Paul A. Offit, MD, discusses different types of vaccine recommendations and what they mean to parents.
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News Briefs — What Do Different Kinds of Recommendations Mean for Parents Making Vaccine Decisions?
Paul A. Offit, MD: Hi, my name is Paul Offit. I’m talking to you today from the Vaccine Education Center here at the Children’s Hospital of Philadelphia. And I thought what we’d talk about today is something that’s confusing not just for parents, but I think to some extent to doctors, is the way vaccines are recommended in this country.
So, the principal recommending body is called the Centers for Disease Control and Prevention, or CDC. The group that advises that body is called the Advisory Committee for Immunization Practices or ACIP. And when they make a recommendation it falls into two categories.
The first category is the Category A recommendation, which is to say that they think that a vaccine should be used by everyone within a particular group. So, for example, the whooping cough or pertussis vaccine has a Category A recommendation. That vaccine is recommended then for all children of a certain age to prevent whooping cough.
And then there’s a recommendation called the Category B recommendation, which I think is where people get confused because basically what the ACIP is saying there is that you can give the vaccine. That’s it’s OK to give that vaccine, but it’s not necessarily a routine recommendation.
So, the vaccine that fell under category recently is called the meningococcal serogroup B vaccine or the MenB vaccine. So, meningococcus is a bacteria. It’s a bacteria that causes meningitis; it also causes sepsis, which is a bloodstream infection where a child can be fine one minute and then be overwhelmed by that by infection and dead four to six hours later. It’s a bacteria that clearly causes panic in the community. The CDC remarks, I think correctly, that one can actually just know epidemiology of that bacteria, meaning how many people are affected by that bacteria, by simply reading newspapers because it creates that kind of level of angst and fear in the community.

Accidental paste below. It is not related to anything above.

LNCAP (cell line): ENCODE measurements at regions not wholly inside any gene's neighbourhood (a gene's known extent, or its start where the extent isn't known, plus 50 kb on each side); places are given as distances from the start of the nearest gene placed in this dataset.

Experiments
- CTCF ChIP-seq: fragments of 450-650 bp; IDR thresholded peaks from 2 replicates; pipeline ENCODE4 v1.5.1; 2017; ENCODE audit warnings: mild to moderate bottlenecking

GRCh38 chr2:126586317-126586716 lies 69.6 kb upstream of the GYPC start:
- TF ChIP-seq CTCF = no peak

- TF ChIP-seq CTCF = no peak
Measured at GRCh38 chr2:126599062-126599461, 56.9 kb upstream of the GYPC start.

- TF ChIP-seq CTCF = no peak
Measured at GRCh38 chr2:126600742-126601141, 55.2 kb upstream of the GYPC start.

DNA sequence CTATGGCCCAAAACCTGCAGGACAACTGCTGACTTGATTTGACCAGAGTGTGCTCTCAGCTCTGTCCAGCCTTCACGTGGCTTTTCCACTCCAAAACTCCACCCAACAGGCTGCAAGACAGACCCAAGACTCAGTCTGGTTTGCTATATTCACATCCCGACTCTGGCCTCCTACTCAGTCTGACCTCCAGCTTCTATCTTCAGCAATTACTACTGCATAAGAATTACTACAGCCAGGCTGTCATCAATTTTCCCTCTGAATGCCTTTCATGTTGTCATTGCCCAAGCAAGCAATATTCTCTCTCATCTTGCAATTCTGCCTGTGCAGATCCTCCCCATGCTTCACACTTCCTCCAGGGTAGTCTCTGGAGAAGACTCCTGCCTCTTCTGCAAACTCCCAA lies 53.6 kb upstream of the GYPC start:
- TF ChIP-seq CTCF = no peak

So why is it, given that the bacteria can cause overwhelming disease, why is it that it only got a Category B recommendation, meaning you can use it if you want.
And the reason has primarily to do in this case with what’s called epidemiology, meaning the likelihood that one is to get that infection.
So for example, with this MenB vaccine, the vaccine is licensed for anyone between 10 and 25 years of age. If you look at the total number of people in this country that will get that disease, it’s about 55. So, even if you immunized everyone in the country between 10 and 25 years of age, you will prevent 55 cases, which would probably account for 5 to 10 deaths, and would probably account for also about 10 or 15 patients who have permanent, lifelong problems following that infection. And the ACIP did not think it was worth immunizing everyone for that because the numbers are so small.
Now, from a parents’ standpoint, that shouldn’t matter. I mean, from a parent's standpoint, it may be my child. The vaccine is safe, and although it might not be covered by an insurance company, it’s still of value. So, I think it’s the contrast, the variance between a good public health recommendation and a good individual recommendation. I think from the individual standpoint, it makes sense to protect a child against meningococcal B because it can be an overwhelming, fatal infection or it can cause permanent harm. From the population standpoint, the question is, is it worth spending millions of dollars per case prevented. That I think is the tension. My way of resolving that tension is to say that if the vaccine is safe, if it’s potentially valuable, then it should be used. And I think the Category B recommendations can be unfortunately confusing for both the parent and the doctor. Thank you.
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